Lincoln Diocesan Board.—The Diocesan School is now full, as far as boarders are concerned ; the house containing 40, the number for which it is calculated. The day-boys have increased to 35; so that altogether the attendance amounts to 75. A third master has just been appointed. We regret to say, that the training school has yet made little progress. This is, however, too easily accounted for in the report which has just appeared. “So long as the pay of the village schoolmaster is less than that of the labourer, and such it is in most of the villages in this diocese, so long we cannot reasonably hope that parents will educate their children for teachers.”

aware how utterly insufficient the religious instruction of the Sunday must be, even in an intellectual point of view, when compared with the more engrossing topics which for six days occupy their attention. In consequence of this, the local board have communicated with the masters of all the schools in Portsmouth and Portsea, to ascertain if they were willing to adopt the Church of England system of instruction. In default of this, it has been deemed essential to found a new Middle School in the borough. The principal of the school, Mr. Andrews, has been one of Dr. Burney's assistants, and besides the ordinary branches of education, is fully competent to instruct youths in navigation (practically), and to prepare them for the Royal Military Colleges, &c. All the clergy of the two parishes approve of the school, and it will be under their immediate supervision. Terms, by the year :-Boarders, 28 guineas; Day Scholars, 6 guineas; Washing, 15s.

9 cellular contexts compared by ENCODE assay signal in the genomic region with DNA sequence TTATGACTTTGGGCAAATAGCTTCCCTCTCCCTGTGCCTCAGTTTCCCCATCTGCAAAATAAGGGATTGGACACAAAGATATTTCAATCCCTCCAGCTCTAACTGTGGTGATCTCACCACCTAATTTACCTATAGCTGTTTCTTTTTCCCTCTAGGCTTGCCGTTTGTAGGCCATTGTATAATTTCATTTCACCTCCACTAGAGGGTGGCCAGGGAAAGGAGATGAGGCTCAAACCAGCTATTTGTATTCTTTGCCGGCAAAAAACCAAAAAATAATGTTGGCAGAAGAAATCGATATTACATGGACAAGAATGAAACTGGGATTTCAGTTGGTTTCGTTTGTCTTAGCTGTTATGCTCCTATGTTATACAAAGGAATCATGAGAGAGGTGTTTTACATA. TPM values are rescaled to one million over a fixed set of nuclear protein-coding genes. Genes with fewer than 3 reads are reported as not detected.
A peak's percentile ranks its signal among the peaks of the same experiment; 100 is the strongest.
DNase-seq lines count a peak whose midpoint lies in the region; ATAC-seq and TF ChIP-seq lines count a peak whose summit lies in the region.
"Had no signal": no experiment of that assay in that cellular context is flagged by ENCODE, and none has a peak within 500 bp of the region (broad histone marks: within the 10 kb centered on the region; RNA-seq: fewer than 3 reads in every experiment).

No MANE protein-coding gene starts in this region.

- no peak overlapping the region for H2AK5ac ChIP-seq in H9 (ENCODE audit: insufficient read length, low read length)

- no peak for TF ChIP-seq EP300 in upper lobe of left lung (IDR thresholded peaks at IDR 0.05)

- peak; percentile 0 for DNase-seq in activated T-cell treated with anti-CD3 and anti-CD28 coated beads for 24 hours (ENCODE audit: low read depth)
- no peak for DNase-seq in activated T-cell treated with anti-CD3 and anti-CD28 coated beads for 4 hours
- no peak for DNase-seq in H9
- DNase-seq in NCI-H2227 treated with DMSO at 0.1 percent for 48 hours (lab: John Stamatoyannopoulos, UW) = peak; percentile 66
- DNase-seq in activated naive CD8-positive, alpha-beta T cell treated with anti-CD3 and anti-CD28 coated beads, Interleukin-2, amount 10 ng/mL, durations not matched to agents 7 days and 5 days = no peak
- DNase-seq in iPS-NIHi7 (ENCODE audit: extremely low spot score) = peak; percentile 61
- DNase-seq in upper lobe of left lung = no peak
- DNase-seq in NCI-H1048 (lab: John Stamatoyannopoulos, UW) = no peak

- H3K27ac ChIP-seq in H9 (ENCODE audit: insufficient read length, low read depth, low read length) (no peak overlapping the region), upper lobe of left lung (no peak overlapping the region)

Salisbury Diocesan Board.--Ata meeting of the Standing Committee, held December 17th, in the Board-room in the Close, it was determined to provide Wareham and Blandford with specimens of the new school apparatus adopted by the Christian Knowledge Society. Specimens will be kept at Sarum, Devizes, Dorchester, Wareham, and Blandford, that the Clergy of the Diocese may see the improvements made in this very important branch of school business, and also ascertain the prices for which they may be purchased.